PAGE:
How to talk to pregnant friends (part 1 of an occasional series)

27 May 2009 at 3:50 pm 2 comments

This post is more a plea for advice than a how-to per se. I am having a lot of trouble figuring out how to talk to some of my pregnant friends. 

I know they don’t have to all use my midwife or have homebirths or even go all natural, like I did. They’re separate individuals, and what’s right for them, individually, may be different than what was right for me.

That’s not really my issue. My problem is that I have no idea how to respond when one of my pregnant friends says something like the following:

  • “My 30-week ultrasound shows that the baby’s already over 6 pounds–it’s going to be HUGE! I don’t know how I’m going to squeeze out this giant baby!”
  • “I know I’m never going to go into labor on my own–my doctor says my body just won’t do it.”
  • “My OB says my baby’s breech, so he’s just going to schedule a c-section for 39 weeks so I don’t risk going into labor first.”

What do you all think? How do you respond to statements like the above without sounding like a judgmental know-it-all? So far I’ve mostly kept silent, but as more of my friends start having babies, this is clearly an issue that will recur.



Entry filed under: Uncategorized.

An Old Book for New Homebirth Women Still the same

2 Comments Add your own

  • 1. Jill--Unnecesarean  |  28 May 2009 at 9:33 am

    Please let me know when you figure it out. 😉

    Many of us struggle with it. I remain grateful to the women who planted the seed about normalcy in birth while I was pregnant. If you’re a loving, supportive person, you probably aren’t coming across judgmental at all. Some friends will never challenge their own belief system. When you put so much faith in doctors and technology, it’s like someone is committing blasphemy when they ask, “Have you considered a second opinion from another doc or a midwife?”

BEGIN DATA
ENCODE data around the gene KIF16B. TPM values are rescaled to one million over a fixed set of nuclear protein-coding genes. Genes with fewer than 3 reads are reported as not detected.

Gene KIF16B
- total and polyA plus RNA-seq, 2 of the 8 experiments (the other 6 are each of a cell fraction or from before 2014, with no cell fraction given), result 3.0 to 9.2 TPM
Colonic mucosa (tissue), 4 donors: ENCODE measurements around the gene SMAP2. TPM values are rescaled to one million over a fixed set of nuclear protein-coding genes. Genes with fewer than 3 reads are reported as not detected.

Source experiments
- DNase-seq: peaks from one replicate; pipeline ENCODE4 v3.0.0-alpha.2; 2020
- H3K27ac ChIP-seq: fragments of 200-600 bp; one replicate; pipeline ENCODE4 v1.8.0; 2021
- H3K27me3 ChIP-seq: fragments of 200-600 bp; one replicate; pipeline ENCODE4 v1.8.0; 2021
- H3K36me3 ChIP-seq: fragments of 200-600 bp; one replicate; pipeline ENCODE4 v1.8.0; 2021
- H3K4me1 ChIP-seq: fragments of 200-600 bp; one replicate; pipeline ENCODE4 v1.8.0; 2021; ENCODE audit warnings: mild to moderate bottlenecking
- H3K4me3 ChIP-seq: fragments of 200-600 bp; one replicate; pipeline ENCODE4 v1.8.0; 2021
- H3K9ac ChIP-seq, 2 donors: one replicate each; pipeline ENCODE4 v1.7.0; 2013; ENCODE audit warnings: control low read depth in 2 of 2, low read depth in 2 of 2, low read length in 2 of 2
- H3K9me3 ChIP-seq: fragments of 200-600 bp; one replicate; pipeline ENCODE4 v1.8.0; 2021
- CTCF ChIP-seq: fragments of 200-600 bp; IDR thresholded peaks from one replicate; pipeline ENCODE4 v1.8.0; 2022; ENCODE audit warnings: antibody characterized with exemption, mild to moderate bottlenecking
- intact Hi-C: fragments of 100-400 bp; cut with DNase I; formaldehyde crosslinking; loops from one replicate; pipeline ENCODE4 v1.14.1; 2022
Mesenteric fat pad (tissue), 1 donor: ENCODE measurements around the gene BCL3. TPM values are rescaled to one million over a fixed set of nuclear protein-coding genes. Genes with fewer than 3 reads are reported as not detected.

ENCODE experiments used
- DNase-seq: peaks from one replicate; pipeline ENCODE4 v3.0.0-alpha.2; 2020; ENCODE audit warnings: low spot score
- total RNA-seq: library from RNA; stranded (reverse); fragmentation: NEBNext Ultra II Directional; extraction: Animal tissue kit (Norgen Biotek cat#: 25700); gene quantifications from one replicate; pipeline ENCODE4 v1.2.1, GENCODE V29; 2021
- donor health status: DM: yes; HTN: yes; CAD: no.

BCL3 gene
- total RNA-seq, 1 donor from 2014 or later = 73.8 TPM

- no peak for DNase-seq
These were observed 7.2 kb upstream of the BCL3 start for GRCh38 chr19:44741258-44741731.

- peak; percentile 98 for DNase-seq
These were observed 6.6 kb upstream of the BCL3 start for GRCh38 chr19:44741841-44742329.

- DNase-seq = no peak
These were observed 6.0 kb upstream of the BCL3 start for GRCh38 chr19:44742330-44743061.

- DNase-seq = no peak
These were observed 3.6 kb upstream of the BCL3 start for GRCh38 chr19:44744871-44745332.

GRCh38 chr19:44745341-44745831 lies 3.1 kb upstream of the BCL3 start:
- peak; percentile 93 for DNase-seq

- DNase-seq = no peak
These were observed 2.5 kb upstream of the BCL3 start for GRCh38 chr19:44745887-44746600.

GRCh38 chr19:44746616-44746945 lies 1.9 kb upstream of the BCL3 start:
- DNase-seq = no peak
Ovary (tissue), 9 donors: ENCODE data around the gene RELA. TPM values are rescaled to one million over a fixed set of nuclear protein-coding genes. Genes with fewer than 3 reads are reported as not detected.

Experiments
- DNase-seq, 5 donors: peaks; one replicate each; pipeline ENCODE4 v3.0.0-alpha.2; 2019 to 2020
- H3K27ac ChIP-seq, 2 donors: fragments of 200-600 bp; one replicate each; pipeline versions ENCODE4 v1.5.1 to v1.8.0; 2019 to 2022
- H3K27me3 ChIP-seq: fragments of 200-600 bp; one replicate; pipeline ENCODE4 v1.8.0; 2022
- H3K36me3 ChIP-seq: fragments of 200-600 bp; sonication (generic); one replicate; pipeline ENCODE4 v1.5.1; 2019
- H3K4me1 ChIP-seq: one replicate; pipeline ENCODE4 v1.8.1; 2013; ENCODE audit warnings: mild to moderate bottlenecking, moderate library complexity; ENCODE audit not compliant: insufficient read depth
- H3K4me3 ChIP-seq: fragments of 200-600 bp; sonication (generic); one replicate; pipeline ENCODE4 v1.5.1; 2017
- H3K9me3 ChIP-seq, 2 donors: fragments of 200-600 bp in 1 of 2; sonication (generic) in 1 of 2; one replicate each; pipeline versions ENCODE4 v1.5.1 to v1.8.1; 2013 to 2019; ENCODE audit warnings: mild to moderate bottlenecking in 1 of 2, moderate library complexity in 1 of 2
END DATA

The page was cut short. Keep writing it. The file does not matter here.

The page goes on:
I tend to not say enough, I think. I always figure that my friends know that I’m an out-of-hospital birth kind of gal and that they know where to find me.

  • 2. mfomgal  |  29 May 2009 at 1:40 pm

    For the first one, I always say something like, “It’s great that it shows your baby is growing and thriving so well, but ultrasounds are horrible predictors of weight. I have yet to know of a woman whose baby is as big as the ultrasound indicated it was, so don’t worry.”

    For the second one, I am glad I have never heard a woman say it, but I would say, “I have never heard of a woman staying pregnant forever. Your body is amazing and is building a new life. Try and find a quiet moment to honor all of the amazing things your body has done to build this baby these past X months. You will start labor when your body and baby are ready.”

    For the 3rd, I would say, “I find that concerning, because most research would agree that an elective section after labor has naturally initiated has a better outcome for the infant. Why don’t talk to him about waiting, and there is a good chance that your baby will turn by then anyway. There are many effective ways you can try turning your baby if you are interested.” (Refer to spinning babies, accupuncture, Webster technique).

    Then I might plant a manipulative comment like, “I’d hate for you to have to undergo major abdominal surgery just because your doctor doesn’t want to help you get your baby in an optimal position. If you really prefer a vaginal birth, perhaps you may want to consider a nurse-midwife practice at that hospital?”

    I think I get my mainstream birthing friends open up and talk to me because I don’t care where they birth or how, I just want them to make choices that will give them a birth that doesn’t violate them emotionally or physically (without cause). I tell them when an epidural makes perfect sense to me or even a c-section.

    This was all very hard for me immediately after my own homebirth, when the issue felt more emotional to me. for the first 4 months or so post partum, I felt like I wanted to convert the world to homebirth, even though I didn’t really try, and that led me to many awkward talks with new mom friends.


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